Everything You Ever Wanted to Know About EER Filings

By Alex Rippere

Courtesy of Local Law 87 of 2009, and codified in the 2014 Construction Codes, the New York City Department of Buildings (DOB) requires Energy Efficiency Reports (EERs) on all buildings over 50,000 square feet or for multiple buildings on a single tax lot that total more than 100,000 square feet. EER filing must be done every 10 years, depending on the last digit of the block number. For instance, the first batch of EERs came due in 2013 for all blocks ending in 3, with each subsequent batch due in the next year. Halfway into the first 10-year reporting cycle, more building owners have started paying attention.

Many owners have failed to file EERs for multiple years in a row, triggering an additional fine every year of non-filing (and non-payment of the original fine). NYC building permit expeditors know that these missed EERs show up as violations in DOB’s system. While they don’t create the havoc triggered by a work-without-permit violation, they can still cause a headache for building owners and managers.

What’s a building owner to do?

Is the Property Exempt?

Check the building square footage with the Department of Finance, which uses this information to appraise property value and set taxes. For a single building over 50,000 square feet or multiple structures that exceed 100,000 square feet on a single (or condoed) lot, you’ll likely need to file an EER. In fact, the bottom of your tax bill usually includes a reminder of your EER due date.

Agency Qualifications

An EER consists of two parts: a retroactive energy audit, filed with an EERC1 form, and a retro-commissioning of the building’s existing heating, air conditioning, and service water heating systems, filed with an EERC2 form. The tricky part is that both scopes of work have different qualifications.

Multiple agencies issue certificates for audits and commissioning, and a complete list of required qualifications can be found under 1-RCNY §103-07. To keep things simple, I’ll stick with ASHRAE’s certifications:

  1. For the audit, a High-Performance Building Design Professional (HPBD) or a Building Energy Assessment Professional (BEAP) certificate is required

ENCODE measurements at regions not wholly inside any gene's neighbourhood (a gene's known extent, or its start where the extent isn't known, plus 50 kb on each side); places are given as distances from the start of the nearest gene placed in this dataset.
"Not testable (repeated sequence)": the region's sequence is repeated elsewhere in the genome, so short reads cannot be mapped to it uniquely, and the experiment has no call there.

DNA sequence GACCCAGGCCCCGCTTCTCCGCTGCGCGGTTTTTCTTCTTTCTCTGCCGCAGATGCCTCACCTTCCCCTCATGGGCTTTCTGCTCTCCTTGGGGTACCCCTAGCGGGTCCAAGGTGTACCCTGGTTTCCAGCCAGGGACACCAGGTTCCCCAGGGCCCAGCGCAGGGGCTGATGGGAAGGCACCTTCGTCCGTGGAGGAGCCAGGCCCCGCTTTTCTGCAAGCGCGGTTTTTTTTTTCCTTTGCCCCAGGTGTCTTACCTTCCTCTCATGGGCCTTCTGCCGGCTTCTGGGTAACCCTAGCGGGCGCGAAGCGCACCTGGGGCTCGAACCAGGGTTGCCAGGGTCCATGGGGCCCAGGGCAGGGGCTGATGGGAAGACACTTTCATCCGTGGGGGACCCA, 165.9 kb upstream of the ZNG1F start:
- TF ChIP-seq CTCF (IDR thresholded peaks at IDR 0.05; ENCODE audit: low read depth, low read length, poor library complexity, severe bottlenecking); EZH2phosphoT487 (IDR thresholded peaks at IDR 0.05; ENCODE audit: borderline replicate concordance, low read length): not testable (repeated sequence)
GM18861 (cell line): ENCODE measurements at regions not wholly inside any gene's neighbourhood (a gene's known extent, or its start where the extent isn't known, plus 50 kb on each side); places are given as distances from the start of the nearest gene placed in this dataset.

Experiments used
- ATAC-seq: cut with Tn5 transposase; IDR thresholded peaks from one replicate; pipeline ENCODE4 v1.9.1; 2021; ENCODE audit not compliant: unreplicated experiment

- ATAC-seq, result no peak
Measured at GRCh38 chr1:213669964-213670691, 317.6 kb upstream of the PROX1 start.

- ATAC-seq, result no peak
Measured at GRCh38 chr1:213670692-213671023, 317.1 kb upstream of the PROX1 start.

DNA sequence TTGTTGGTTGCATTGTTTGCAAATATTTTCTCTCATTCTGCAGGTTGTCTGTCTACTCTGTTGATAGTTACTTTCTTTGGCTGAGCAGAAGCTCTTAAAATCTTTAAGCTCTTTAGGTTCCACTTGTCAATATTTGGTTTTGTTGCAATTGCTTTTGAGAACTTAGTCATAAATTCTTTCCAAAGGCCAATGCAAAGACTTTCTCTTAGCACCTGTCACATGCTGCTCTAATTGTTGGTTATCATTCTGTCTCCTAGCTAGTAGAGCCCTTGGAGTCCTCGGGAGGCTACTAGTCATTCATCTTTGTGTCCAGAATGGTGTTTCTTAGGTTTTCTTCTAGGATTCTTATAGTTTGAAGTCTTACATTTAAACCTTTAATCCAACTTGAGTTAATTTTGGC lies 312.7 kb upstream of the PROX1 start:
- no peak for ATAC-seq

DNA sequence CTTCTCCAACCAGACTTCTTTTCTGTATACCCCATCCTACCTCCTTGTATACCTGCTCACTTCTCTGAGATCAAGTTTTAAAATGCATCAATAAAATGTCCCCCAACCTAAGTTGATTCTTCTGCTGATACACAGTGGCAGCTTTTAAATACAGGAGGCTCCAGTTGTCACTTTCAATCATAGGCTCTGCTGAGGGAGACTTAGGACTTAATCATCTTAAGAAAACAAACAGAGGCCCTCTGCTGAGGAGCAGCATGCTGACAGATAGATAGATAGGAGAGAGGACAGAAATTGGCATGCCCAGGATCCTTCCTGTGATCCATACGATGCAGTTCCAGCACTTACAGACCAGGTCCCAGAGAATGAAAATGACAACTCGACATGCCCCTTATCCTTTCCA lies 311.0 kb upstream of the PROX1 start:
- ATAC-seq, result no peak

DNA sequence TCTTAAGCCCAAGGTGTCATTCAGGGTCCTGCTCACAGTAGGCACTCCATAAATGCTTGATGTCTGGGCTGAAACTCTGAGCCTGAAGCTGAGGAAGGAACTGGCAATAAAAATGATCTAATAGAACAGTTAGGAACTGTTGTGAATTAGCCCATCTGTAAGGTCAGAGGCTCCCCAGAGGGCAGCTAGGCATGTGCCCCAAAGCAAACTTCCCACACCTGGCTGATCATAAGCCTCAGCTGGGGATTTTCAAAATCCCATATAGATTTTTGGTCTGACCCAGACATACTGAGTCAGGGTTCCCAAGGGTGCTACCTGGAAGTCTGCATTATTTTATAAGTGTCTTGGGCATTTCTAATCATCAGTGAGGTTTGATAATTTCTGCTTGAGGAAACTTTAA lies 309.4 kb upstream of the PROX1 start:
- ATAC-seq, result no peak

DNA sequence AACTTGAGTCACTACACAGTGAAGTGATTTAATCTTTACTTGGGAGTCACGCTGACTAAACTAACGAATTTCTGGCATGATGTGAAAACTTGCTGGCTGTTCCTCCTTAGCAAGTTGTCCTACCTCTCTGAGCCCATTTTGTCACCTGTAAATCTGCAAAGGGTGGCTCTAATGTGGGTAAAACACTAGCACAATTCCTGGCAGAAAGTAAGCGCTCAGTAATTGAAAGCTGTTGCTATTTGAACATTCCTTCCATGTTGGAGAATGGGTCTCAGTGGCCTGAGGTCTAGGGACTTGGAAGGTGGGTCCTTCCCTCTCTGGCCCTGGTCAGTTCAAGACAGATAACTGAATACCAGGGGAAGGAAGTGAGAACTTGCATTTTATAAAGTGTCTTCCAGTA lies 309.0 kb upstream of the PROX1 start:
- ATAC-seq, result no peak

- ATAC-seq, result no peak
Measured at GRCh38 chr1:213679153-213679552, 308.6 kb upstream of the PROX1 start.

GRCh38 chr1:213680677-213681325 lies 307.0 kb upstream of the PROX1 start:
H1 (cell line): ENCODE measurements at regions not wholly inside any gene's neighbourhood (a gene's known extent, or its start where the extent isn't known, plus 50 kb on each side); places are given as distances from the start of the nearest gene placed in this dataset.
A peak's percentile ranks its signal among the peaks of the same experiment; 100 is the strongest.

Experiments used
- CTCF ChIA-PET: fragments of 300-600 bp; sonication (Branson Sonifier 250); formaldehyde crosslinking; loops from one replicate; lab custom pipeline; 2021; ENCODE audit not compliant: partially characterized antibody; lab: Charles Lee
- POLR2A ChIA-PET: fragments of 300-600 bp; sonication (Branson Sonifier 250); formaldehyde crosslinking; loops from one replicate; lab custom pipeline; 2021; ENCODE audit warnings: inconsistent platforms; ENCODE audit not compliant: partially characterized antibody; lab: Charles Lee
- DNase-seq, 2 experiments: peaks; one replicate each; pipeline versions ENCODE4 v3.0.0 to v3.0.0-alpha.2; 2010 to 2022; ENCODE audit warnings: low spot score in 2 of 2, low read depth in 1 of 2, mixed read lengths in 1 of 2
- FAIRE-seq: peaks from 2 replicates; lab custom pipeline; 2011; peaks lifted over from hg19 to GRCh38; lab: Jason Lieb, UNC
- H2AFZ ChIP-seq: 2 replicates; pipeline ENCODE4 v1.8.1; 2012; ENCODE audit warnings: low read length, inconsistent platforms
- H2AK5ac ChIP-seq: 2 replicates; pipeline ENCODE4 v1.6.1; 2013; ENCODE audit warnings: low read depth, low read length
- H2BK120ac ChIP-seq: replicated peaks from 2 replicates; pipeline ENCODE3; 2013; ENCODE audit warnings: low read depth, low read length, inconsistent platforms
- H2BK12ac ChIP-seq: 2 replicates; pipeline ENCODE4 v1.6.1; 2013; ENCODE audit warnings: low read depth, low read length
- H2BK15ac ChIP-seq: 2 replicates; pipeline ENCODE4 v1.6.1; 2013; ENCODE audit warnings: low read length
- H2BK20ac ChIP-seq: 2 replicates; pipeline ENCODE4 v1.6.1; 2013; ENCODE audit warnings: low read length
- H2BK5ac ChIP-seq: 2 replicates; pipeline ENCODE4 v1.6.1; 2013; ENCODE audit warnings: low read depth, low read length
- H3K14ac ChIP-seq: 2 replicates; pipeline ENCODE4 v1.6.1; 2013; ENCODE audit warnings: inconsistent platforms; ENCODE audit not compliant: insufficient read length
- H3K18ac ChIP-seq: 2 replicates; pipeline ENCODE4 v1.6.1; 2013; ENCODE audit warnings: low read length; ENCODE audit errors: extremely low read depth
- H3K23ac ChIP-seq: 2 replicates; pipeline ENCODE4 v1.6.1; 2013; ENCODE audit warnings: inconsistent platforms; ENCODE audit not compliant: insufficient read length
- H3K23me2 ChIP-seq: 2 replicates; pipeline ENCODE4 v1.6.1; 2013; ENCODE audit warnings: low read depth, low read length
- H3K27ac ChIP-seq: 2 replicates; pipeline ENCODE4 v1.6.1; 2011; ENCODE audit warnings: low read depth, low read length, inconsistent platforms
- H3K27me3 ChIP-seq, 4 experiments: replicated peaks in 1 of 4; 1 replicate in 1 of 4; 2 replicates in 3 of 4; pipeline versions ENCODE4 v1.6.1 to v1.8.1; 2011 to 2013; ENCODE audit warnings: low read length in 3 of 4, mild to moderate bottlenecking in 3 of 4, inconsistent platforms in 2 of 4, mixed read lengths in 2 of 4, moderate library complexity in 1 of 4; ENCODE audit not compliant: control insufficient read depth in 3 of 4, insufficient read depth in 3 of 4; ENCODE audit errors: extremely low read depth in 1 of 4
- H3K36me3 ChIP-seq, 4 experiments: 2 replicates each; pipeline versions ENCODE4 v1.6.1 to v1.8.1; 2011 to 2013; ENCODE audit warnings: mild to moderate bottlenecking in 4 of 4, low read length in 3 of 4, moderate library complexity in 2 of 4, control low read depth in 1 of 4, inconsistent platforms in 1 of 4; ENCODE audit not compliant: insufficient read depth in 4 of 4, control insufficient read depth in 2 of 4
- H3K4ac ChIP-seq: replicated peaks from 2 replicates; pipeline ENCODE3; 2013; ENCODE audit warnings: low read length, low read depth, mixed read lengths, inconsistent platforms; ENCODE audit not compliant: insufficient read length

2. For the retro-commissioning, a Commissioning Process Management Professional (CPMP) certificate (or the more current ASHRAE Building Commissioning Professional BCxP)

The above certifications do not necessarily require the commissioning agent to be a registered architect or professional engineer. For example, BEAP certificates are available to persons without a PE or RA license, but require 3-8 years of general energy-related work experience for those without a seal, depending on education level. Upon obtaining a certificate, individuals without an NYS-issued PE or RA license can register their qualifications with DOB and file EERs. Note the distinction between being certified rather than licensed. If an RA or PE running an agency does not have the required certificates but another staff member does, the unlicensed-but-certified individual files the EER, and his or her certifications must be on file with DOB.

Now the Fun Begins . . .

The retro-commissioning and auditing requires extensive on-site observation and measurement.  From visually inspecting the construction components of exterior walls to measuring the size of the central heating plant and assessing how it’s balanced and controlled, the auditor records all these values into spreadsheets (referred to as “tools”), which are submitted to the DOB. As with most things DOB energy, EER filings mostly take place via email. Payment requires mailing a physical check after DOB Energy Team confirms receipt of the EER submission.

The whole process then repeats itself every 10 years. The idea is that DOB, and therefore the city as a whole, will have specific breakdowns of how much energy large existing buildings are using from one decade to the next. This data will further inform the city’s strategy towards reaching its sustainability goals.

Later newsletters will discuss strategies for EER extensions, violation mitigation, exemptions (rare), etc., but the general rule applies to most building owners: hire a commissioning agent and an energy auditor, prep your EERs, and file them when due. Unlike most DOB violations that require a work permit to cure fully, the only way to cure an EER violation is to just file the EER already.

For more information, check out the DOB’s online guidelines on filing EERs.